Ask the Pros by Angela Grace


My wife: Honey, am I boring?
Me: No, of course not. Why do you ask that?
My wife: You know.
Me: It’s that “we’re not invited to parties” thing, right?
My wife: Yep. I think we’re not invited because I’m boring. I don’t drink, use drugs,
don’t smoke and don’t cuss.
Me: You’re not boring. You’re stable. And I love you deeply, madly, passionately, and
My wife: uh-huh.
(FYI, saying the love part is a really good way to navigate a difficult conversation,
especially when you end with “erotically”).

Stable. A person who is sane, reliable, and sensible, not easily upset or disturbed.
Someone who is steady, poised, and calm. Seems like being stable would be a good
characteristic to have. Yet, in our society, stability is undervalued, and the person who
is stable is often overlooked. Stability is dull (but not boring!).

As an example, look at the Presidential election. One Candidate was dramatic,
unpredictable, and made outrageous assertions. His frequent campaign events were
theatrical productions with a whiff of potential violence or danger. The world
watched him, mesmerized with the spectacle he created through his unhinged,
unstable words and actions. People and journalists alike were addicted to seeing what
would happen next. The other Candidate was stable, wise, strong, and dependable.
She lost. Instability won.

As authors, you know there is something in us that loves the swashbuckling sword fight,
the hard drinking, reckless, adventuresome detectives. So, we don’t write about the
“get up in the morning, do the dishes, pay the bills, throw in a load of laundry”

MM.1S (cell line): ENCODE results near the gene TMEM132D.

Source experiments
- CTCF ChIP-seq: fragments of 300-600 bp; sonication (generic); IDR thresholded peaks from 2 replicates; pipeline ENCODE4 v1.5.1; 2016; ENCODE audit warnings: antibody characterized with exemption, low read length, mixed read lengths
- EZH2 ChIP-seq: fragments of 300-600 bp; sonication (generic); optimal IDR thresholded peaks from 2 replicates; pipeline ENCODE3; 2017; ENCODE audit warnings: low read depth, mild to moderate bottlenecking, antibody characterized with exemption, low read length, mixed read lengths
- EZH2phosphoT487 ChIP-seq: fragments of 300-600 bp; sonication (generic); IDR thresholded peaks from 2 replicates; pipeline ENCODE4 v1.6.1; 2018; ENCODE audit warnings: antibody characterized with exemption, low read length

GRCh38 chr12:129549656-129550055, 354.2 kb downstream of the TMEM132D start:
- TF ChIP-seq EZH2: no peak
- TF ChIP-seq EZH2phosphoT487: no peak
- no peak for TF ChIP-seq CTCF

…zzzzz…. because it is boring. But, tedious, everyday work is the glue that holds us
together. Make no mistake, we absolutely need swashbuckling detective stories, but,
when the rubber hits the road in our day to day lives, we need stable people around

My clients have been asking lately about what they can do to help with events like
hurricanes and shootings. When they ask, they are thinking on a big and broad scale.
And, since they cannot do “big,” they feel helpless, and start to become despondent.
My advice to them is usually met with surprise. “Be stable.” My clients do not realize
that their being steady and solid is helping those in need. People in crisis need us to
be stable.

Actions taken to create or maintain stability can vary greatly. However, there are
some common behaviors that work for many people. Keep your daily routine (or
create a daily routine if you don’t have one). Go to work. Write. Get plenty of sleep.
Eat healthy meals. Take care with finances. Maintain relationships. This is not a good
time to make major decisions or changes for your life. It is certainly not a good time to go overboard with alcohol or drugs. Do what is best for you to keep on an even keel.

Think about what traits or characteristic you value in your friends when you are in crisis and emulate them. Good friends offer sound advice, keep in touch with you and track your well being, sit at your doctor’s office for hours while you’re being treated, loan you money, watch your dog. These types of friends are not always fun, exciting, or sexy, but they’re what we all need to keep balance and health in our lives.

Maybe this is a good time to reach out to those individuals in your life that offer you
stability. Appreciate and value them for the security and sanity they bring. Recognize that their steady way of being may not make them the life of the party but they do enrich your life. And please, invite them to your next party!


Angela Grace MA, LLP, BCC
Optimized Life Coaching


Comments are closed.